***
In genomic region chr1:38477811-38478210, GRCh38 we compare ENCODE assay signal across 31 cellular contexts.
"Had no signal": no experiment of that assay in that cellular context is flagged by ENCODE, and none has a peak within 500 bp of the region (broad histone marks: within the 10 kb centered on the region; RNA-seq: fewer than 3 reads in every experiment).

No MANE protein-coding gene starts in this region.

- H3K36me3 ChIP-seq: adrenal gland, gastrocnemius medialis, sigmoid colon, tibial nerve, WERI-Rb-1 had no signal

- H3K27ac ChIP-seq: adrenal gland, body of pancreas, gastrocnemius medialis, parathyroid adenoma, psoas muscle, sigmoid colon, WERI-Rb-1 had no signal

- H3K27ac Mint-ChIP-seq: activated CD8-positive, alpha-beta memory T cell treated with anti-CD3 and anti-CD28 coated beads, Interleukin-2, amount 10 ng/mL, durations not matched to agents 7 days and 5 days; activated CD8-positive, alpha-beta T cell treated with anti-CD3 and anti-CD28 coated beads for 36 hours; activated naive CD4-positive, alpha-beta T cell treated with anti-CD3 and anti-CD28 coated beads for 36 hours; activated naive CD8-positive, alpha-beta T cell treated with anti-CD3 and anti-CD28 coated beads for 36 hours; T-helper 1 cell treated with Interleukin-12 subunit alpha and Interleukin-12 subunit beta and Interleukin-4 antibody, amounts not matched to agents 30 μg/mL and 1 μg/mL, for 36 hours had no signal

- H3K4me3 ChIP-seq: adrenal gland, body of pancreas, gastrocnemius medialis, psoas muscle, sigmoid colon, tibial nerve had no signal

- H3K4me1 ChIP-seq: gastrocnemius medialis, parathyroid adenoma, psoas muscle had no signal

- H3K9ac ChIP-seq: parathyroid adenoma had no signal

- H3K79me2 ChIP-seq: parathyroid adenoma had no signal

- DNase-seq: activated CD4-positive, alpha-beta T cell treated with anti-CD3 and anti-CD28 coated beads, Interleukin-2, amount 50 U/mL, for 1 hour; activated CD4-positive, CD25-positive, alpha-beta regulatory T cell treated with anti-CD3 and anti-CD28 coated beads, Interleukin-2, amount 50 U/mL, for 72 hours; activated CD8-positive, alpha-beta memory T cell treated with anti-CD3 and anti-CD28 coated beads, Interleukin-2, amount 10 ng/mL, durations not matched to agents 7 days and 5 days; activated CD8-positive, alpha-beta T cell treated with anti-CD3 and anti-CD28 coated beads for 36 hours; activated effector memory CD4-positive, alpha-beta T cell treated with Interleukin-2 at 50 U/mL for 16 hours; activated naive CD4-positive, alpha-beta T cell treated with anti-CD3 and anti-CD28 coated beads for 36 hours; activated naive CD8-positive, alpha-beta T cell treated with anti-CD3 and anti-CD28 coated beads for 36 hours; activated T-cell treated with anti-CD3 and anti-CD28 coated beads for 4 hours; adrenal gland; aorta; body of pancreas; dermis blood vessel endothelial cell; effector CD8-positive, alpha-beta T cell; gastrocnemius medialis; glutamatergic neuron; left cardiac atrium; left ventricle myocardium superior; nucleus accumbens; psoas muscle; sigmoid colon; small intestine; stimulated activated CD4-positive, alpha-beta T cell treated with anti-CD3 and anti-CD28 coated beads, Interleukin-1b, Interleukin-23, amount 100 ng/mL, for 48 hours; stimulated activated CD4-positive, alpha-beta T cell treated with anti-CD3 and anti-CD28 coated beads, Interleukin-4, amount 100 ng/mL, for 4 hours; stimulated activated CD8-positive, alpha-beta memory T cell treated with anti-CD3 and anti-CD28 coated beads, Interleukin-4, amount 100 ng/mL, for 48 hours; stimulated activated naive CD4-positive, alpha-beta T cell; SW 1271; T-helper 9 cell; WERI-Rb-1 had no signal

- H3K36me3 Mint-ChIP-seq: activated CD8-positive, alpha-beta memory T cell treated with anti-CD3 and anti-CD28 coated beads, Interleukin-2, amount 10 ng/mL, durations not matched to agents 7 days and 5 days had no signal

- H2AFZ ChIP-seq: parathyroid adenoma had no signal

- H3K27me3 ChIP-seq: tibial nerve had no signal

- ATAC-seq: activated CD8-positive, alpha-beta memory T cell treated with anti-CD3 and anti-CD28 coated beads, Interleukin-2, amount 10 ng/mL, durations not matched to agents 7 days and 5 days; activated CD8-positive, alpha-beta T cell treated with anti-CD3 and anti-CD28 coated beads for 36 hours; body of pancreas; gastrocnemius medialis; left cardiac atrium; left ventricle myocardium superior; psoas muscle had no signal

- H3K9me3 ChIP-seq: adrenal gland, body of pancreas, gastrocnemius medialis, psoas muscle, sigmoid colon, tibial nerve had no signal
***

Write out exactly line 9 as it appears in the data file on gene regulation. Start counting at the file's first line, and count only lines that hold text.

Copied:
- H3K9ac ChIP-seq: parathyroid adenoma had no signal